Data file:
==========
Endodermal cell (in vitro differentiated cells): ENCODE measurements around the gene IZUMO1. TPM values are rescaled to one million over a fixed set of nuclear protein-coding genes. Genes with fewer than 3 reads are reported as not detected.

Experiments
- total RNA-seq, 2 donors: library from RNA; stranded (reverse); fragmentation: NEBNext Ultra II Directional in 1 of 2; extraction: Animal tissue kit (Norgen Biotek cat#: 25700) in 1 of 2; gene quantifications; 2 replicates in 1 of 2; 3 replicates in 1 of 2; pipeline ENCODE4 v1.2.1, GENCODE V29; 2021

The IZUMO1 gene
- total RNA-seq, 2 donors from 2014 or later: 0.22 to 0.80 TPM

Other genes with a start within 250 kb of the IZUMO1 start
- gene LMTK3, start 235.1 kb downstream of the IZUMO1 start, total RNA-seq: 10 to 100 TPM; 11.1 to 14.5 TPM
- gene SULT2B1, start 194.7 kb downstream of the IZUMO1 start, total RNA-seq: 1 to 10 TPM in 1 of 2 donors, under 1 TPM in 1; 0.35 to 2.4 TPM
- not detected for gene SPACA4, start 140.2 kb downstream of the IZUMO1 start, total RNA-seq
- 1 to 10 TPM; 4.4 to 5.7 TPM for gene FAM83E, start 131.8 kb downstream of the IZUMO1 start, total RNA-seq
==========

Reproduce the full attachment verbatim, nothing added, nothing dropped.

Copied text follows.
Endodermal cell (in vitro differentiated cells): ENCODE measurements around the gene IZUMO1. TPM values are rescaled to one million over a fixed set of nuclear protein-coding genes. Genes with fewer than 3 reads are reported as not detected.

Experiments
- total RNA-seq, 2 donors: library from RNA; stranded (reverse); fragmentation: NEBNext Ultra II Directional in 1 of 2; extraction: Animal tissue kit (Norgen Biotek cat#: 25700) in 1 of 2; gene quantifications; 2 replicates in 1 of 2; 3 replicates in 1 of 2; pipeline ENCODE4 v1.2.1, GENCODE V29; 2021

The IZUMO1 gene
- total RNA-seq, 2 donors from 2014 or later: 0.22 to 0.80 TPM

Other genes with a start within 250 kb of the IZUMO1 start
- gene LMTK3, start 235.1 kb downstream of the IZUMO1 start, total RNA-seq: 10 to 100 TPM; 11.1 to 14.5 TPM
- gene SULT2B1, start 194.7 kb downstream of the IZUMO1 start, total RNA-seq: 1 to 10 TPM in 1 of 2 donors, under 1 TPM in 1; 0.35 to 2.4 TPM
- not detected for gene SPACA4, start 140.2 kb downstream of the IZUMO1 start, total RNA-seq
- 1 to 10 TPM; 4.4 to 5.7 TPM for gene FAM83E, start 131.8 kb downstream of the IZUMO1 start, total RNA-seq